Gina Londino

Senior Lecturer, Forensic Chemistry, Chemistry

Education

Senior Lecturer, Forensic Chemistry, Chemistry
Education
B.S., Chemistry, Ball State University, 2004
M.S., Analytical Chemistry, Purdue University Indianapolis, 2006
Editorial
I currently maintain all the instruments and microscopes used in the forensic teaching laboratories, which include GCMS, Pyrolysis GC, FTIR, UV-Vis NIR MSP, Raman, GRIM, and multiple types of microscopes. I also inventory all the teaching supplies used in all the forensic science courses and laboratories.
Teaching Assignments
FIS 10101: Investigating Forensic Sciences; this is a laboratory course developed to provide hands on laboratory experiences in forensic science for all majors. This course was first developed in Fall of 2013 and is not connected to any current lectures.
FIS 20500: Concepts in Forensic Science 1; this is a Gateway course for forensic science majors; however, half the students that register are non-science majors. This course was developed in Fall of 2007 and covers multiple areas in forensic science including case examples from real forensic scientists. This course has both a face to face section and an online section.
FIS 20600: Concepts in Forensic Science 2; this is a continuation of FIS 20500 first developed in Spring of 2008. This course covers more specific types of commonly found evidence, such as illicit drugs, blood spatter, and fire debris. This course has both a face to face section and an online section.
FIS 30600/50600: Forensic Microscopy; this course focuses on how microscopes are used in a forensic laboratory at both the undergraduate and graduate level. This course was first developed in Fall of 2010 and is largely a laboratory course.
Current Research
I am currently interested in course and laboratory development. I mainly focus on forensic science topics and the different methods that can be used in introducing material. Many of my courses highly use online tools to learn information about a given topic; these are then shared with students in small groups in a forum discussion group or through an individual reflection writing assignment.
I have also done work with developing methods of analyzing illicit drugs via GCMS and Raman; as well as microscopy techniques and learning methods.
Select Publications
G. Londino, K Mirakovits. "The Basics of Investigating Forensic Science a Laboratory Manual" CRC Press (2016).
K. Mauser, J. Sours, J. Banks, R. Newbrough, T. Janke, L. Shuck, L. Zhu, G. Ammerman, and P. Varma-Nelson. “Cyber Peer-Led Team Learning (cPLTL): Development and Implementation” Educause Quarterly, 34 (2011).

Editorial

I currently maintain all the instruments and microscopes used in the forensic teaching laboratories, which include GCMS, Pyrolysis GC, FTIR, UV-Vis NIR MSP, Raman, GRIM, and multiple types of microscopes. I also inventory all the teaching supplies used in all the forensic science courses and laboratories.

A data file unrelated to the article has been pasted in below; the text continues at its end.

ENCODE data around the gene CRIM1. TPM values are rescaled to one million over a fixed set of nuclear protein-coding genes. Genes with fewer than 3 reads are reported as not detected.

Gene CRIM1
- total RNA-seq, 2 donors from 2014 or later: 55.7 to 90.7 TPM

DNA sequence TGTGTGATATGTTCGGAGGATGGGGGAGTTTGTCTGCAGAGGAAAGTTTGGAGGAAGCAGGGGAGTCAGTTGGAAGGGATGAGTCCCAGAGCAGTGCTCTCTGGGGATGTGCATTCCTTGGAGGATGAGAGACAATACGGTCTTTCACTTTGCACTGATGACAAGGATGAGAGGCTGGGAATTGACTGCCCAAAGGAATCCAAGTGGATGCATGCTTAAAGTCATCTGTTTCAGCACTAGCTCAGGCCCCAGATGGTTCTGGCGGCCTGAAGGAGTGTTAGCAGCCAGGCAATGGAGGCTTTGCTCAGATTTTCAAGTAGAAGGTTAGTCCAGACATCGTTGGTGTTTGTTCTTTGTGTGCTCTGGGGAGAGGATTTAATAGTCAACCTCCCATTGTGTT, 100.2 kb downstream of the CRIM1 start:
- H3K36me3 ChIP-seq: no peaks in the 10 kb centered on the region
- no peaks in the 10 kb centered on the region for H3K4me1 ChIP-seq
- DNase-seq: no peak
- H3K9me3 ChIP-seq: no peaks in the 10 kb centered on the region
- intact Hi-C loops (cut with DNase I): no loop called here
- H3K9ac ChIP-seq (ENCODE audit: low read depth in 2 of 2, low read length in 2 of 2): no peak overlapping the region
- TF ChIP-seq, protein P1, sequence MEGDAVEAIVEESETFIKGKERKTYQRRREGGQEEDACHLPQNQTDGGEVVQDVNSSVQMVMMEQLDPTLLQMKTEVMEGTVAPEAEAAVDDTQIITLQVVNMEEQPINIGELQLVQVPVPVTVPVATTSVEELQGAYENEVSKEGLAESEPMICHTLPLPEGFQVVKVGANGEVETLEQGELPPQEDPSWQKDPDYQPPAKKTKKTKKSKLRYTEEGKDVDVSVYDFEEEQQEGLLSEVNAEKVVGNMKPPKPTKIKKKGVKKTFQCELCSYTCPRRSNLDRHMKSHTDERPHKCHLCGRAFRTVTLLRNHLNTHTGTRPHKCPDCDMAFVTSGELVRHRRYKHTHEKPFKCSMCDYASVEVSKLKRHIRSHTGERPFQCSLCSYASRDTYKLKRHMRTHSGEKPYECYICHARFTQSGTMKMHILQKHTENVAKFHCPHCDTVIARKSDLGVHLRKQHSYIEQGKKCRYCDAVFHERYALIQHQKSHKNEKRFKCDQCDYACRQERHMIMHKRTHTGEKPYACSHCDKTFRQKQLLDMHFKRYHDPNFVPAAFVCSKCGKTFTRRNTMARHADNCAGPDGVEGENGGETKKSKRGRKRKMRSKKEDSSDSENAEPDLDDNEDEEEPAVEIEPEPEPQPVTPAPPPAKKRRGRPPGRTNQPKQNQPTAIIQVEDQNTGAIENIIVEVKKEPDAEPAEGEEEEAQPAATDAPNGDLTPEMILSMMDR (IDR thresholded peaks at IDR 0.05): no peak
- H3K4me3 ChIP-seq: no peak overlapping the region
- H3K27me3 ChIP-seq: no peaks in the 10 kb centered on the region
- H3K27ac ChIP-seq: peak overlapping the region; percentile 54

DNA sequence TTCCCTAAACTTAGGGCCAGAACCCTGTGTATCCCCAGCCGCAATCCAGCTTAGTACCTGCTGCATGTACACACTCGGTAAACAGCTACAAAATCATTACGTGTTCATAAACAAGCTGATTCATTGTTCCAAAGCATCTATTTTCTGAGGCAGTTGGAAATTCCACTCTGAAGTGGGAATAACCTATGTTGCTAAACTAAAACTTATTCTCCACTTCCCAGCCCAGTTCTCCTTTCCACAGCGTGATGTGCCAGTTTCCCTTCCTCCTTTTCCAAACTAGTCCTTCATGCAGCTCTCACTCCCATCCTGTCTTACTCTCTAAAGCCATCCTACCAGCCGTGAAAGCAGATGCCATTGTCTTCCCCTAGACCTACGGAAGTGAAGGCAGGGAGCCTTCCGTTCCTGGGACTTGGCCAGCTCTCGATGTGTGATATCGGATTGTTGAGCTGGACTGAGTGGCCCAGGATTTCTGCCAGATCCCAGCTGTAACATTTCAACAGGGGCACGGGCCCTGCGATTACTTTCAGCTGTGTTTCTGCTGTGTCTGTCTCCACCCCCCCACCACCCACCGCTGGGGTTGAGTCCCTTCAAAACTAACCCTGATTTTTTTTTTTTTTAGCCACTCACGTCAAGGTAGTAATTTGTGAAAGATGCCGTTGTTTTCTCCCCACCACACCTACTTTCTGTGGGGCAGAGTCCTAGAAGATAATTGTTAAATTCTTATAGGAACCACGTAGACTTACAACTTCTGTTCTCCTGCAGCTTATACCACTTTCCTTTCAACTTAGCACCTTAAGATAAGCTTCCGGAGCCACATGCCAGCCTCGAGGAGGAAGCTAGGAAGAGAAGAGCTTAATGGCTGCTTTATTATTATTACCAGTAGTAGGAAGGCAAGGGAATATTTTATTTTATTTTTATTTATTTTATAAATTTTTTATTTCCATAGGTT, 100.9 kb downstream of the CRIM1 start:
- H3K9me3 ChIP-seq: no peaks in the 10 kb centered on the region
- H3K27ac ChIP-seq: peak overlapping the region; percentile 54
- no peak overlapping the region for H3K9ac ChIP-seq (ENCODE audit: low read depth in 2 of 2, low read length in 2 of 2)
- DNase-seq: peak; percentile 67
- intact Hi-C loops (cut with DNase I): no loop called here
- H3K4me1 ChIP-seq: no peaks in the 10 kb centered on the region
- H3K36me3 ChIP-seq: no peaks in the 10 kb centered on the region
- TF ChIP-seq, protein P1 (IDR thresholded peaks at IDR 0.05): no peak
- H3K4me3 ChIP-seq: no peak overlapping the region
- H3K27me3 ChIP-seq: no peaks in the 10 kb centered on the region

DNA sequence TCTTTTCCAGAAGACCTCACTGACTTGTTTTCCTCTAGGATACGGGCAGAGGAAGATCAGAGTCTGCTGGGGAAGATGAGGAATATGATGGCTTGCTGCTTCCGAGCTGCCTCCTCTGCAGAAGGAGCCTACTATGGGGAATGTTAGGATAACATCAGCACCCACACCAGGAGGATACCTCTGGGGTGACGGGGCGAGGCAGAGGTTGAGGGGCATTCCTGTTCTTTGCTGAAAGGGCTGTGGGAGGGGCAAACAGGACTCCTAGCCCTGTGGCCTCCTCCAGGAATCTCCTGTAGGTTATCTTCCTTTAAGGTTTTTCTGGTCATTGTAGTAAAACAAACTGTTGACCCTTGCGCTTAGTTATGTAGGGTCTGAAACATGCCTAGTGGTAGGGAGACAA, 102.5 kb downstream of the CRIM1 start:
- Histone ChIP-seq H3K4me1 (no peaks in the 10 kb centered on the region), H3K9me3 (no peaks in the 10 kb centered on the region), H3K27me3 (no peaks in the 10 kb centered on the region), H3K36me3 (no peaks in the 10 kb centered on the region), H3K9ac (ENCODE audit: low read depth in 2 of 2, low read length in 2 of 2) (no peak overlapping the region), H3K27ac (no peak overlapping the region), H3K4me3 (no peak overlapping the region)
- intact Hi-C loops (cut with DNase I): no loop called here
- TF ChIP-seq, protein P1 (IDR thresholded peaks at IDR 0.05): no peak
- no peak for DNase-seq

Teaching Assignments

FIS 10101: Investigating Forensic Sciences; this is a laboratory course developed to provide hands on laboratory experiences in forensic science for all majors. This course was first developed in Fall of 2013 and is not connected to any current lectures.
FIS 20500: Concepts in Forensic Science 1; this is a Gateway course for forensic science majors; however, half the students that register are non-science majors. This course was developed in Fall of 2007 and covers multiple areas in forensic science including case examples from real forensic scientists. This course has both a face to face section and an online section.
FIS 20600: Concepts in Forensic Science 2; this is a continuation of FIS 20500 first developed in Spring of 2008. This course covers more specific types of commonly found evidence, such as illicit drugs, blood spatter, and fire debris. This course has both a face to face section and an online section.
FIS 30600/50600: Forensic Microscopy; this course focuses on how microscopes are used in a forensic laboratory at both the undergraduate and graduate level. This course was first developed in Fall of 2010 and is largely a laboratory course.

Current Research

I am currently interested in course and laboratory development. I mainly focus on forensic science topics and the different methods that can be used in introducing material. Many of my courses highly use online tools to learn information about a given topic; these are then shared with students in small groups in a forum discussion group or through an individual reflection writing assignment.


I have also done work with developing methods of analyzing illicit drugs via GCMS and Raman; as well as microscopy techniques and learning methods.

Select Publications

G. Londino, K Mirakovits. "The Basics of Investigating Forensic Science a Laboratory Manual" CRC Press (2016).


K. Mauser, J. Sours, J. Banks, R. Newbrough, T. Janke, L. Shuck, L. Zhu, G. Ammerman, and P. Varma-Nelson. “Cyber Peer-Led Team Learning (cPLTL): Development and Implementation” Educause Quarterly, 34 (2011).